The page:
Because Tonka knows all.

While gendering toys is no new thing, Tonka takes it to the next level.

Wowzers.
Hat tip to reader Monica.

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145 Comments

  1. Posted November 1, 2007 at 11:49 am | Permalink

    Exactly, SarahMC and sgzax.

  2. Posted November 1, 2007 at 11:54 am | Permalink

    Eh, I’m not bitter. I didn’t realize life sucked until Bush was in office. My childhood taught me that the world is a beautiful place, and the people in are inherently good, whatever their actions may be.
    If a child NATURALLY acts in a way that doesn’t fit into traditional gender roles, then there is no problem. If you’re specifically ENCOURAGING them, though, then the problem arises.
    And girls don’t get physically and emotionally abused for doing “boy” things. You can’t start with children without seriously hurting them long-term, you have to start by changing adults.
    I guess what I am arguing is not so much that you teach boys to be boys in the most traditional way, but simply that you teach them to hide their emotions and feelings, a traditionally male thing. If they can hide the parts of themselves that don’t fit in, they can play with dolls all they want. This may also be true for girls, but not at the same level or age.

  3. Posted November 1, 2007 at 11:55 am | Permalink

    Basiorana, I agree that one role of parents is to prepare their children for life. But that should take the form of raising a child who is self-confident, a critical thinker, and has the resources to handle whatever life will throw at them. This does NOT equate with making sure that the child fits the status quo.

  4. Nick
    Posted November 1, 2007 at 11:56 am | Permalink

    I was a sissy boy. I read books a lot (about 15 years above my reading level, typically). I wore matching (even hot pink) clothing. I hated sports. I played musical instruments. I sang. I was one of the three lowest boys on the pecking order (and the three of us were pretty mean to each other too). And yeah, I don’t have found memories of elementary school.
    But those experiences helped teach me *not* to treat others like that, and they really helped empower me based on my *own* motivations, not societal expectations, and sped up my emotional and moral development light years beyond my peers.
    Ultimately, they helped turn me into the liberated and confident individual I am today. They built character.
    Grade school is 12 years at most. Compared to the rest of my life, that’s nothing.

  5. fremontmama
    Posted November 1, 2007 at 11:56 am | Permalink

    I was so mad the first time I saw this commercial, 1. for obvious reasons and 2. b/c it was on PBS when I was watching Sesame Street with my daughter. I put it on mute, and said to her that thankfully we don’t have to believe everything the tv says, b/c girls like to play with trucks and boys like to play with dolls and while boys and girls are different genders, they can totally like the same things. After Sesame Street we listened to Free to Be You and Me.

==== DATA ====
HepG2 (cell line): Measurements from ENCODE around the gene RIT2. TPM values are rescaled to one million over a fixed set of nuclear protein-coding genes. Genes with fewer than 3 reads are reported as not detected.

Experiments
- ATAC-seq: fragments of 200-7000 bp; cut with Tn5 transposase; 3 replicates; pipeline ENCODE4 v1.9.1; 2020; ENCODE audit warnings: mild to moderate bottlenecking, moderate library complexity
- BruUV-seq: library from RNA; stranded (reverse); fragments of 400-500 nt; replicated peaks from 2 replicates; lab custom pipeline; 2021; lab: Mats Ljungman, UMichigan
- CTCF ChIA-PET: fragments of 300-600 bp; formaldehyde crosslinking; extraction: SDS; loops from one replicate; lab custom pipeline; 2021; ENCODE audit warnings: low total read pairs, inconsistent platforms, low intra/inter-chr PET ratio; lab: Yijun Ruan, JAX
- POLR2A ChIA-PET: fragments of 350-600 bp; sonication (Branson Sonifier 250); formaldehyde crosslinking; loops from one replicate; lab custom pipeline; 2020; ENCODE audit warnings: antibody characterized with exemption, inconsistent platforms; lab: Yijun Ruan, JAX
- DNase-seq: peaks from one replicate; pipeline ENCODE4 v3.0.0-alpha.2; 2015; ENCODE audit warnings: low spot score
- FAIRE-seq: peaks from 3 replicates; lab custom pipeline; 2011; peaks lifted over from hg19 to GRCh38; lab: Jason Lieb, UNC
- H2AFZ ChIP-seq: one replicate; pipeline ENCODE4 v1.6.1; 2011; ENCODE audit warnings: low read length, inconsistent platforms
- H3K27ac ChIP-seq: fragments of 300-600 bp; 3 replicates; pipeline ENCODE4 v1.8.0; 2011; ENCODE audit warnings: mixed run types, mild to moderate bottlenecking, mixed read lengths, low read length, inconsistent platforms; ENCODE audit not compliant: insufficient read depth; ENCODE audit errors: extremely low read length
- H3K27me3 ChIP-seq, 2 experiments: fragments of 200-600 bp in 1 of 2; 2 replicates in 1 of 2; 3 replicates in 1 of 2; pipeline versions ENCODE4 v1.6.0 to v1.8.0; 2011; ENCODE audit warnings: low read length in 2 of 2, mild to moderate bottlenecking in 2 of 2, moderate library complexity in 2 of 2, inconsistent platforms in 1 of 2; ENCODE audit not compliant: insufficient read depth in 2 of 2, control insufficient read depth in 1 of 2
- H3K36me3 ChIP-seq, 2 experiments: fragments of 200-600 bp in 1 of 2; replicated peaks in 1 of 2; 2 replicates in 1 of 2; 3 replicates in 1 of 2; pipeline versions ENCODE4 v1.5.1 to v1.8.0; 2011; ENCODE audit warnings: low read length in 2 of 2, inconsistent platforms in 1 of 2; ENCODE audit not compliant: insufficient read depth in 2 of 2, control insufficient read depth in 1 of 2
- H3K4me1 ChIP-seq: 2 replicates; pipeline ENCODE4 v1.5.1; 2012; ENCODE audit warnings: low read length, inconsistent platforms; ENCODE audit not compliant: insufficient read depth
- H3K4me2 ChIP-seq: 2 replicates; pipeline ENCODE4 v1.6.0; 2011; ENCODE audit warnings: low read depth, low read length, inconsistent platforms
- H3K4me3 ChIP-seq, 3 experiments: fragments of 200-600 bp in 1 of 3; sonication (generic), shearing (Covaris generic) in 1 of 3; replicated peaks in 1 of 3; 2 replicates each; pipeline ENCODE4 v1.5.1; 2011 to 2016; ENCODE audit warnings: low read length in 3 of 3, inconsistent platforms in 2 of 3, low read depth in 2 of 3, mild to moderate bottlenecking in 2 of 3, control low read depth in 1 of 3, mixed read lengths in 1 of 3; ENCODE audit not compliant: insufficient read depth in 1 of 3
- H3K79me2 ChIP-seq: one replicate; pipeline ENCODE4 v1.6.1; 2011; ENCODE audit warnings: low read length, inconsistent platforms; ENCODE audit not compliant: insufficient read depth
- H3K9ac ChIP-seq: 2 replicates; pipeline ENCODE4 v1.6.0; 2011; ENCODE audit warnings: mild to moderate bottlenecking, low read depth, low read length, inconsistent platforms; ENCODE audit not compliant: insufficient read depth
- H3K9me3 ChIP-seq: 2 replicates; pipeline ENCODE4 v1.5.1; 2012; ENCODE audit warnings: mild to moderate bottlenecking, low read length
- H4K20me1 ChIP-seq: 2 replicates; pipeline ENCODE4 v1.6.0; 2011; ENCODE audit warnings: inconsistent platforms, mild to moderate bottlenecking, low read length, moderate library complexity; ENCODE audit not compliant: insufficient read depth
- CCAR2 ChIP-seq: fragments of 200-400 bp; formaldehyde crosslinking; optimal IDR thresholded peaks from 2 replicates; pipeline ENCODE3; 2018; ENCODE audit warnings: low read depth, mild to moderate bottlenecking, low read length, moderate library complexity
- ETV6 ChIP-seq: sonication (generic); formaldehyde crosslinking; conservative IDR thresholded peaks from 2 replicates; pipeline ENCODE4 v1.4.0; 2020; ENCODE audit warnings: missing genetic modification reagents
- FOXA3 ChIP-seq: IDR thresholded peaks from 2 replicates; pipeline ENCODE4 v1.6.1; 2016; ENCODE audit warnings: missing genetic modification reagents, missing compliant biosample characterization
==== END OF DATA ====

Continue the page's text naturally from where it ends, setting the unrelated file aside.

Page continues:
6. Posted November 1, 2007 at 11:57 am | Permalink

    Baisorana, you’re lying. I got physically and emotionally abused for eleven straight years in school for not being “feminine” enough or a “normal” girl and for doing “boy” things.
    And guess what? I’m fine.

  7. sgzax
    Posted November 1, 2007 at 11:58 am | Permalink

    When you teach boys that they must hide their feelings you are creating an emotionally blighted adult. When you teach boys that they must hide their feelings you are creating an adult who will see expression of emotion as weak-willed and hysterical.
    Please, whatever you do… do the world a favor and don’t give birth to a boy.

  8. Posted November 1, 2007 at 12:01 pm | Permalink

    I plan to do the world a favor and raise a boy who can think for himself, as well as a girl who could run anything she wanted.

  9. Posted November 1, 2007 at 12:01 pm | Permalink

    Nick– you are stronger than most, I think. For some, childhood struggles might “build character,” but I know of many others who are left hating their mothers and the whole feminist movement for putting them through that.
    sbanon– Would I be a bad parent simply because I would not want to see my son come home with black eyes? Better to fit into the existing mold than to require a hospital visit.
    I can’t really stay around, and I feel bad about monopolizing this comment thread anyway. If you wish to continue talking to me about this subject, I set up a post on my own blog . I will be on later to check it.

  10. pram in the hall
    Posted November 1, 2007 at 12:02 pm | Permalink